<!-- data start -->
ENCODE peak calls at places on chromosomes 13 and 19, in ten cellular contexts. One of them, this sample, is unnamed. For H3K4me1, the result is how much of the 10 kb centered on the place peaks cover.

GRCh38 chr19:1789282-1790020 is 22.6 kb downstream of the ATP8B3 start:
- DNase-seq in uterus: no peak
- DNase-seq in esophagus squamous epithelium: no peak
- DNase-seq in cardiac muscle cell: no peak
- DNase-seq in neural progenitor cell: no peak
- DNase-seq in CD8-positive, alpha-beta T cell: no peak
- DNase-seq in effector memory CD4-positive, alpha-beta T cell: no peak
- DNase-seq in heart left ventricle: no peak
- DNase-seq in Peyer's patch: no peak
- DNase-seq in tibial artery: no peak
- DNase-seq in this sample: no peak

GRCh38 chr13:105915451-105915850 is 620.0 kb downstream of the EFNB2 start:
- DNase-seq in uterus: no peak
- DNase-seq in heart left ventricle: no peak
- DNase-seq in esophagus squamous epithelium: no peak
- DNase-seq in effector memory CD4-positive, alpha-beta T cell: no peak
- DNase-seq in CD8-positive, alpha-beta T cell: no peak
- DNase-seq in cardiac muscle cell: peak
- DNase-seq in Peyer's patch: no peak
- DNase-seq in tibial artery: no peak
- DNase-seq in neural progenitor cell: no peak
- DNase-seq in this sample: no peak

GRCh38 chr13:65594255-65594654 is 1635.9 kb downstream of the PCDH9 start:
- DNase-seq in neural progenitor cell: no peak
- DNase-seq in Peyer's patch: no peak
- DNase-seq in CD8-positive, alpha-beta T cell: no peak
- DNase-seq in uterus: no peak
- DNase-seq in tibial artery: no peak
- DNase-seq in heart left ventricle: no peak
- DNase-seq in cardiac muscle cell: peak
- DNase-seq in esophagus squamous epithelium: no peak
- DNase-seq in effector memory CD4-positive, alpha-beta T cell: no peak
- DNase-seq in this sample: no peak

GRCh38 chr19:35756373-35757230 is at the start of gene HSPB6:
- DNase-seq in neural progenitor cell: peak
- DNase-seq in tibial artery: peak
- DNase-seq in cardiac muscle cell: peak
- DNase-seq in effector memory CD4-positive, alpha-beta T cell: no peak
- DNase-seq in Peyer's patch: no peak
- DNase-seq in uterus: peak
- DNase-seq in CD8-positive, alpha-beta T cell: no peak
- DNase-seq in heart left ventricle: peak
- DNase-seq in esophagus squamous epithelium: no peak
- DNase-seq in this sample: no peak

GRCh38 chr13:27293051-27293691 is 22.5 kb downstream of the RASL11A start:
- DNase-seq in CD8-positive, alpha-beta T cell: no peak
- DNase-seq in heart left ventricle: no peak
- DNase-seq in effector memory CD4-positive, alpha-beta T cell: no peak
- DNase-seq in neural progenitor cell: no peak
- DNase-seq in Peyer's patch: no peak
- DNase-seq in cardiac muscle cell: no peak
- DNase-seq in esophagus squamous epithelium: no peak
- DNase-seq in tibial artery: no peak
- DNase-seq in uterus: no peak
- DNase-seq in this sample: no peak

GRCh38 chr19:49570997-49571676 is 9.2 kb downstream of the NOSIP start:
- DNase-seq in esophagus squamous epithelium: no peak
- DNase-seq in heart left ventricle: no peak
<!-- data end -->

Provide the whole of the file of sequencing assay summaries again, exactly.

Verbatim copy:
ENCODE peak calls at places on chromosomes 13 and 19, in ten cellular contexts. One of them, this sample, is unnamed. For H3K4me1, the result is how much of the 10 kb centered on the place peaks cover.

GRCh38 chr19:1789282-1790020 is 22.6 kb downstream of the ATP8B3 start:
- DNase-seq in uterus: no peak
- DNase-seq in esophagus squamous epithelium: no peak
- DNase-seq in cardiac muscle cell: no peak
- DNase-seq in neural progenitor cell: no peak
- DNase-seq in CD8-positive, alpha-beta T cell: no peak
- DNase-seq in effector memory CD4-positive, alpha-beta T cell: no peak
- DNase-seq in heart left ventricle: no peak
- DNase-seq in Peyer's patch: no peak
- DNase-seq in tibial artery: no peak
- DNase-seq in this sample: no peak

GRCh38 chr13:105915451-105915850 is 620.0 kb downstream of the EFNB2 start:
- DNase-seq in uterus: no peak
- DNase-seq in heart left ventricle: no peak
- DNase-seq in esophagus squamous epithelium: no peak
- DNase-seq in effector memory CD4-positive, alpha-beta T cell: no peak
- DNase-seq in CD8-positive, alpha-beta T cell: no peak
- DNase-seq in cardiac muscle cell: peak
- DNase-seq in Peyer's patch: no peak
- DNase-seq in tibial artery: no peak
- DNase-seq in neural progenitor cell: no peak
- DNase-seq in this sample: no peak

GRCh38 chr13:65594255-65594654 is 1635.9 kb downstream of the PCDH9 start:
- DNase-seq in neural progenitor cell: no peak
- DNase-seq in Peyer's patch: no peak
- DNase-seq in CD8-positive, alpha-beta T cell: no peak
- DNase-seq in uterus: no peak
- DNase-seq in tibial artery: no peak
- DNase-seq in heart left ventricle: no peak
- DNase-seq in cardiac muscle cell: peak
- DNase-seq in esophagus squamous epithelium: no peak
- DNase-seq in effector memory CD4-positive, alpha-beta T cell: no peak
- DNase-seq in this sample: no peak

GRCh38 chr19:35756373-35757230 is at the start of gene HSPB6:
- DNase-seq in neural progenitor cell: peak
- DNase-seq in tibial artery: peak
- DNase-seq in cardiac muscle cell: peak
- DNase-seq in effector memory CD4-positive, alpha-beta T cell: no peak
- DNase-seq in Peyer's patch: no peak
- DNase-seq in uterus: peak
- DNase-seq in CD8-positive, alpha-beta T cell: no peak
- DNase-seq in heart left ventricle: peak
- DNase-seq in esophagus squamous epithelium: no peak
- DNase-seq in this sample: no peak

GRCh38 chr13:27293051-27293691 is 22.5 kb downstream of the RASL11A start:
- DNase-seq in CD8-positive, alpha-beta T cell: no peak
- DNase-seq in heart left ventricle: no peak
- DNase-seq in effector memory CD4-positive, alpha-beta T cell: no peak
- DNase-seq in neural progenitor cell: no peak
- DNase-seq in Peyer's patch: no peak
- DNase-seq in cardiac muscle cell: no peak
- DNase-seq in esophagus squamous epithelium: no peak
- DNase-seq in tibial artery: no peak
- DNase-seq in uterus: no peak
- DNase-seq in this sample: no peak

GRCh38 chr19:49570997-49571676 is 9.2 kb downstream of the NOSIP start:
- DNase-seq in esophagus squamous epithelium: no peak
- DNase-seq in heart left ventricle: no peak